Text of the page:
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Introduction to Expressions

There are a number of reserved words which cannot be used as variable names. Their use would cause a possibly cryptic syntax error.

integrate            next           from                 diff            
in                   at             limit                sum             
for                  and            elseif               then            
else                 do             or                   if              
unless               product        while                thru            

Most things in Maxima are expressions. A sequence of expressions can be made into an expression by separating them by commas and putting parentheses around them. This is similar to the C comma expression.

(%i1) x: 3$
(%i2) (x: x+1, x: x^2);
(%o2)                          16
(%i3) (if (x > 17) then 2 else 4);
(%o3)                           4
(%i4) (if (x > 17) then x: 2 else y: 4, y+x);
(%o4)                          20

Even loops in Maxima are expressions, although the value they return is the not too useful done.

(%i1) y: (x: 1, for i from 1 thru 10 do (x: x*i))$
(%i2) y;
(%o2)                         done

whereas what you really want is probably to include a third term in the comma expression which actually gives back the value.

(%i3) y: (x: 1, for i from 1 thru 10 do (x: x*i), x)$
(%i4) y;
(%o4)                        3628800


There are two assignment operators in Maxima, : and ::. E.g., a: 3 sets the variable a to 3. :: assigns the value of the expression on its right to the value of the quantity on its left, which must evaluate to an atomic variable or subscripted variable.


A complex expression is specified in Maxima by adding the real part of the expression to %i times the imaginary part. Thus the roots of the equation x^2 - 4*x + 13 = 0 are 2 + 3*%i and 2 - 3*%i. Note that simplification of products of complex expressions can be effected by expanding the product. Simplification of quotients, roots, and other functions of complex expressions can usually be accomplished by using the realpart, imagpart, rectform, polarform, abs, carg functions.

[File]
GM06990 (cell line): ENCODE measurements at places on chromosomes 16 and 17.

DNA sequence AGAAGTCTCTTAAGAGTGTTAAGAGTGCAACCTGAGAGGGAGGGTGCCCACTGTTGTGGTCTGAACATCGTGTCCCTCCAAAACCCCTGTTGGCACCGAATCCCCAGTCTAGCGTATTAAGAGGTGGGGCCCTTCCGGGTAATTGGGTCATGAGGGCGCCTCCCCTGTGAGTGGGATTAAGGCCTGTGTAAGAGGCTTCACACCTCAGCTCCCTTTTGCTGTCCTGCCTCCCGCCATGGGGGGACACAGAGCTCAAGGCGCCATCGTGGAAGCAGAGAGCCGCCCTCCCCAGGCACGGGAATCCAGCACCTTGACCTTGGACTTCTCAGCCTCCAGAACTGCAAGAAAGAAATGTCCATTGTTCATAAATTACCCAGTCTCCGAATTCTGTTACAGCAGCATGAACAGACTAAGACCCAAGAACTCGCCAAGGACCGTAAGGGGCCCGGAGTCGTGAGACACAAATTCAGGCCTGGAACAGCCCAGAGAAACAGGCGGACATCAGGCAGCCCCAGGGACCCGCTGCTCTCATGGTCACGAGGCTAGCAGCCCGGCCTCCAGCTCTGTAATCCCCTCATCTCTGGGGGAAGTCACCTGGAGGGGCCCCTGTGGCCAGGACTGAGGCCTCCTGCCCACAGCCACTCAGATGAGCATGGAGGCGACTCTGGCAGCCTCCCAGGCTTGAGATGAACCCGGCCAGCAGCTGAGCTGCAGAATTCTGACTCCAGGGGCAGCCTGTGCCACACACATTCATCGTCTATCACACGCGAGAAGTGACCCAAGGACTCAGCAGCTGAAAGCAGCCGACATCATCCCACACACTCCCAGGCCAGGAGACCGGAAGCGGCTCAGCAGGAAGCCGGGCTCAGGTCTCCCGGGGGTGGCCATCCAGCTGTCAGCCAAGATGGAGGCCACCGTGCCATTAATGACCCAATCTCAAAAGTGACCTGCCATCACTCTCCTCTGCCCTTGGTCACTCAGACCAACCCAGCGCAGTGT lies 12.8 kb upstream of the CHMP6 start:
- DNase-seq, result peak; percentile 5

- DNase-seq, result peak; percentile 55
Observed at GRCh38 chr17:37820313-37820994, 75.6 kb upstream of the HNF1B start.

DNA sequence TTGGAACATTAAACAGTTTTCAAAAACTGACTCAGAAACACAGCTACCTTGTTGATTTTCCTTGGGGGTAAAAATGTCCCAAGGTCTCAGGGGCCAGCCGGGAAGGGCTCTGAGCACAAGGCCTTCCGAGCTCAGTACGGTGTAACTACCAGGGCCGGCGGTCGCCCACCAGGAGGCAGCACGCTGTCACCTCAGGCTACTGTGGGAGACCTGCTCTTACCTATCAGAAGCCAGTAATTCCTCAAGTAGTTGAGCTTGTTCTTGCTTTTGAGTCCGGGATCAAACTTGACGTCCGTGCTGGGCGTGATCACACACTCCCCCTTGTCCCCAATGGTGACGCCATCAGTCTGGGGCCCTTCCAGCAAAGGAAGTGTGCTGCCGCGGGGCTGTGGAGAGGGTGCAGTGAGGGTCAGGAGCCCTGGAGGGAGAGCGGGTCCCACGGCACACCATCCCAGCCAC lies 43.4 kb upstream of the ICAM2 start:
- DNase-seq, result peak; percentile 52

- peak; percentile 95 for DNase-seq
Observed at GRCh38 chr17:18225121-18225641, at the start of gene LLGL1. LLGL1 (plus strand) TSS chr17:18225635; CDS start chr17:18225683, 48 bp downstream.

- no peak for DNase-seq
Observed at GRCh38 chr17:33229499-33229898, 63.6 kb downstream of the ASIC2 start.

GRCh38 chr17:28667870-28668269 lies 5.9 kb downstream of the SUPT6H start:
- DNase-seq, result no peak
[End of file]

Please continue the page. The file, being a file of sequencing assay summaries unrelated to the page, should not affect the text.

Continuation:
Nouns and Verbs

Maxima distinguishes between operators which are "nouns" and operators which are "verbs". A verb is an operator which can be executed. A noun is an operator which appears as a symbol in an expression, without being executed. By default, function names are verbs. A verb can be changed into a noun by quoting the function name or applying the nounify function. A noun can be changed into a verb by applying the verbify function. The evaluation flag nouns causes ev to evaluate nouns in an expression.

The verb form is distinguished by a leading dollar sign $ on the corresponding Lisp symbol. In contrast, the noun form is distinguished by a leading percent sign % on the corresponding Lisp symbol. Some nouns have special display properties, such as 'integrate and 'derivative (returned by diff), but most do not. By default, the noun and verb forms of a function are identical when displayed. The global flag noundisp causes Maxima to display nouns with a leading quote mark '.

See also noun, nouns, nounify, and verbify.


(%i1) foo (x) := x^2;
(%o1)                     foo(x) := x
(%i2) foo (42);
(%o2)                         1764
(%i3) 'foo (42);
(%o3)                        foo(42)
(%i4) 'foo (42), nouns;
(%o4)                         1764
(%i5) declare (bar, noun);
(%o5)                         done
(%i6) bar (x) := x/17;
(%o6)                    "bar(x) := --
(%i7) bar (52);
(%o7)                        bar(52)
(%i8) bar (52), nouns;
(%o8)                          --
(%i9) integrate (1/x, x, 1, 42);
(%o9)                        log(42)
(%i10) 'integrate (1/x, x, 1, 42);
                            [   1
(%o10)                      I   - dx
                            ]   x
(%i11) ev (%, nouns);
(%o11)                       log(42)


Maxima identifiers may comprise alphabetic characters, plus the numerals 0 through 9, plus any special character preceded by the backslash \ character.

A numeral may be the first character of an identifier if it is preceded by a backslash. Numerals which are the second or later characters need not be preceded by a backslash.

A special character may be declared alphabetic by the declare function. If so declared, it need not be preceded by a backslash in an identifier. The alphabetic characters are initially A through Z, a through z, %, and _.

Maxima is case-sensitive. The identifiers foo, FOO, and Foo are distinct. See section Lisp and Maxima for more on this point.

A Maxima identifier is a Lisp symbol which begins with a dollar sign $. Any other Lisp symbol is preceded by a question mark ? when it appears in Maxima. See section Lisp and Maxima for more on this point.


(%i1) %an_ordinary_identifier42;
(%o1)               %an_ordinary_identifier42
(%i2) embedded\ spaces\ in\ an\ identifier;
(%o2)           embedded spaces in an identifier
(%i3) symbolp (%);
(%o3)                         true
(%i4) [foo+bar, foo\+bar];
(%o4)                 [foo + bar, foo+bar]
(%i5) [1729, \1729];
(%o5)                     [1729, 1729]